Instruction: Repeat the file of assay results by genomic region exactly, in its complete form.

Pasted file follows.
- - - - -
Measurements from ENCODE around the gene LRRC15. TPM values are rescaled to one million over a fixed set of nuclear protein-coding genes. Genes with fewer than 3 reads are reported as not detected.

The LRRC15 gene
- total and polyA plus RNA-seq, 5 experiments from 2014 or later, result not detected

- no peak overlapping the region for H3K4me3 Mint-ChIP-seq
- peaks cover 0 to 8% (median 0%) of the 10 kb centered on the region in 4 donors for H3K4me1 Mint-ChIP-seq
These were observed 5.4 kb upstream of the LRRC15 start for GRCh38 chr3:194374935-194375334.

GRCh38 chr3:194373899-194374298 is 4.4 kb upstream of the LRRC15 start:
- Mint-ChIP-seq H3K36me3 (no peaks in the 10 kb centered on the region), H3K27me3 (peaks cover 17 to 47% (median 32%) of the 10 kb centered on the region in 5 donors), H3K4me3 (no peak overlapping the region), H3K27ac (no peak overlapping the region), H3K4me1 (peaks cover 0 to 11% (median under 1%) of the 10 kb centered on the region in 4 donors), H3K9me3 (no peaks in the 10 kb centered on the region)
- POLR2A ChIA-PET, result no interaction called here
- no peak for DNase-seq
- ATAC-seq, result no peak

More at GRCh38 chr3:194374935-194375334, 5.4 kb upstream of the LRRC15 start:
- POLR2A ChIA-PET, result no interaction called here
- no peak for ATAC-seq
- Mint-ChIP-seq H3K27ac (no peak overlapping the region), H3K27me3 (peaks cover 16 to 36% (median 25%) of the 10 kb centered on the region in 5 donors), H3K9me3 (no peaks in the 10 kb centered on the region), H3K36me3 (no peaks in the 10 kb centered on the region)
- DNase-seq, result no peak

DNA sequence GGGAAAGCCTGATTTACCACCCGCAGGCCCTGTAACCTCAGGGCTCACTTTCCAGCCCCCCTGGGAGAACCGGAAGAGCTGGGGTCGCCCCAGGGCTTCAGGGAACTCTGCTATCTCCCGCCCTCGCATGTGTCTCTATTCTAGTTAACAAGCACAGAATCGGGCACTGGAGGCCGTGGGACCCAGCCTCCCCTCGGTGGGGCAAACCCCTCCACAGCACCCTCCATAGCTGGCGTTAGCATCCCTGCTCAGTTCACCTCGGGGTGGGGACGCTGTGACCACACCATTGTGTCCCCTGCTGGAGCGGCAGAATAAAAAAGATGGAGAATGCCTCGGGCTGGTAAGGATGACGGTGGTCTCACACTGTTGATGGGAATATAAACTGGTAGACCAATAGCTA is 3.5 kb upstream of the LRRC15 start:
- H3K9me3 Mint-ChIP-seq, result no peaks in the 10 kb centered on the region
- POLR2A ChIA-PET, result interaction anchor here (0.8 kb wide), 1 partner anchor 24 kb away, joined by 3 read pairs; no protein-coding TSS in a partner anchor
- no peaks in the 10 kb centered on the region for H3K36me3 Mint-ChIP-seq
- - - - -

Measurements from ENCODE around the gene LRRC15. TPM values are rescaled to one million over a fixed set of nuclear protein-coding genes. Genes with fewer than 3 reads are reported as not detected.

The LRRC15 gene
- total and polyA plus RNA-seq, 5 experiments from 2014 or later, result not detected

- no peak overlapping the region for H3K4me3 Mint-ChIP-seq
- peaks cover 0 to 8% (median 0%) of the 10 kb centered on the region in 4 donors for H3K4me1 Mint-ChIP-seq
These were observed 5.4 kb upstream of the LRRC15 start for GRCh38 chr3:194374935-194375334.

GRCh38 chr3:194373899-194374298 is 4.4 kb upstream of the LRRC15 start:
- Mint-ChIP-seq H3K36me3 (no peaks in the 10 kb centered on the region), H3K27me3 (peaks cover 17 to 47% (median 32%) of the 10 kb centered on the region in 5 donors), H3K4me3 (no peak overlapping the region), H3K27ac (no peak overlapping the region), H3K4me1 (peaks cover 0 to 11% (median under 1%) of the 10 kb centered on the region in 4 donors), H3K9me3 (no peaks in the 10 kb centered on the region)
- POLR2A ChIA-PET, result no interaction called here
- no peak for DNase-seq
- ATAC-seq, result no peak

More at GRCh38 chr3:194374935-194375334, 5.4 kb upstream of the LRRC15 start:
- POLR2A ChIA-PET, result no interaction called here
- no peak for ATAC-seq
- Mint-ChIP-seq H3K27ac (no peak overlapping the region), H3K27me3 (peaks cover 16 to 36% (median 25%) of the 10 kb centered on the region in 5 donors), H3K9me3 (no peaks in the 10 kb centered on the region), H3K36me3 (no peaks in the 10 kb centered on the region)
- DNase-seq, result no peak

DNA sequence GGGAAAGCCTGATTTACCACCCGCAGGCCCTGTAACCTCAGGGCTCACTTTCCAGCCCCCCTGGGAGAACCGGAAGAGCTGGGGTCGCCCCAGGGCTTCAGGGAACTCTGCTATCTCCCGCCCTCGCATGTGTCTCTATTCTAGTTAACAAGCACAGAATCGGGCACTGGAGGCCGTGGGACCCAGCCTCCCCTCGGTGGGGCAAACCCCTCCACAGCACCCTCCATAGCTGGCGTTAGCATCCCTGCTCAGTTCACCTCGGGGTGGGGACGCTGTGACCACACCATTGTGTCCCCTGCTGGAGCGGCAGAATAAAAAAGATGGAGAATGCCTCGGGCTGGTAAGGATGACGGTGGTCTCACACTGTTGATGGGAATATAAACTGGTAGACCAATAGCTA is 3.5 kb upstream of the LRRC15 start:
- H3K9me3 Mint-ChIP-seq, result no peaks in the 10 kb centered on the region
- POLR2A ChIA-PET, result interaction anchor here (0.8 kb wide), 1 partner anchor 24 kb away, joined by 3 read pairs; no protein-coding TSS in a partner anchor
- no peaks in the 10 kb centered on the region for H3K36me3 Mint-ChIP-seq